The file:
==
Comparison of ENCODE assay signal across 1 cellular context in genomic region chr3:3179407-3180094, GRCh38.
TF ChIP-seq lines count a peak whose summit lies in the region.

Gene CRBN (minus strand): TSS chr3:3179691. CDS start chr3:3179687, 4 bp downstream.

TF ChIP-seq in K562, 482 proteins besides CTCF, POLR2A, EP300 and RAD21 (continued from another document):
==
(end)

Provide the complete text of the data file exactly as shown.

Comparison of ENCODE assay signal across 1 cellular context in genomic region chr3:3179407-3180094, GRCh38.
TF ChIP-seq lines count a peak whose summit lies in the region.

Gene CRBN (minus strand): TSS chr3:3179691. CDS start chr3:3179687, 4 bp downstream.

TF ChIP-seq in K562, 482 proteins besides CTCF, POLR2A, EP300 and RAD21 (continued from another document):